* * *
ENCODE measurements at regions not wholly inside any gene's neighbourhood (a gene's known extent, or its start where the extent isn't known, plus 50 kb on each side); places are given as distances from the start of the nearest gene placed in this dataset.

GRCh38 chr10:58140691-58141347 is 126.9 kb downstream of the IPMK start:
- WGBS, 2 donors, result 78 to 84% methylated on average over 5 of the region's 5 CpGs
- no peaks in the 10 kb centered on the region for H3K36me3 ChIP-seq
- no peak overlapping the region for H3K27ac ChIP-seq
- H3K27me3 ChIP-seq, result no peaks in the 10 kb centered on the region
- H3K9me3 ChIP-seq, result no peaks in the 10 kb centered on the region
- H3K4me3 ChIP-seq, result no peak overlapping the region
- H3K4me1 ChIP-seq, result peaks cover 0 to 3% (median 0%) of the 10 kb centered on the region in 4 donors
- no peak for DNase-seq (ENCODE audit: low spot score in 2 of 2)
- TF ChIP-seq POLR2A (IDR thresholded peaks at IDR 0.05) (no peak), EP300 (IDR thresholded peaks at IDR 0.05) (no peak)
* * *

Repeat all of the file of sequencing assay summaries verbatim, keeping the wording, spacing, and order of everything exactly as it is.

ENCODE measurements at regions not wholly inside any gene's neighbourhood (a gene's known extent, or its start where the extent isn't known, plus 50 kb on each side); places are given as distances from the start of the nearest gene placed in this dataset.

GRCh38 chr10:58140691-58141347 is 126.9 kb downstream of the IPMK start:
- WGBS, 2 donors, result 78 to 84% methylated on average over 5 of the region's 5 CpGs
- no peaks in the 10 kb centered on the region for H3K36me3 ChIP-seq
- no peak overlapping the region for H3K27ac ChIP-seq
- H3K27me3 ChIP-seq, result no peaks in the 10 kb centered on the region
- H3K9me3 ChIP-seq, result no peaks in the 10 kb centered on the region
- H3K4me3 ChIP-seq, result no peak overlapping the region
- H3K4me1 ChIP-seq, result peaks cover 0 to 3% (median 0%) of the 10 kb centered on the region in 4 donors
- no peak for DNase-seq (ENCODE audit: low spot score in 2 of 2)
- TF ChIP-seq POLR2A (IDR thresholded peaks at IDR 0.05) (no peak), EP300 (IDR thresholded peaks at IDR 0.05) (no peak)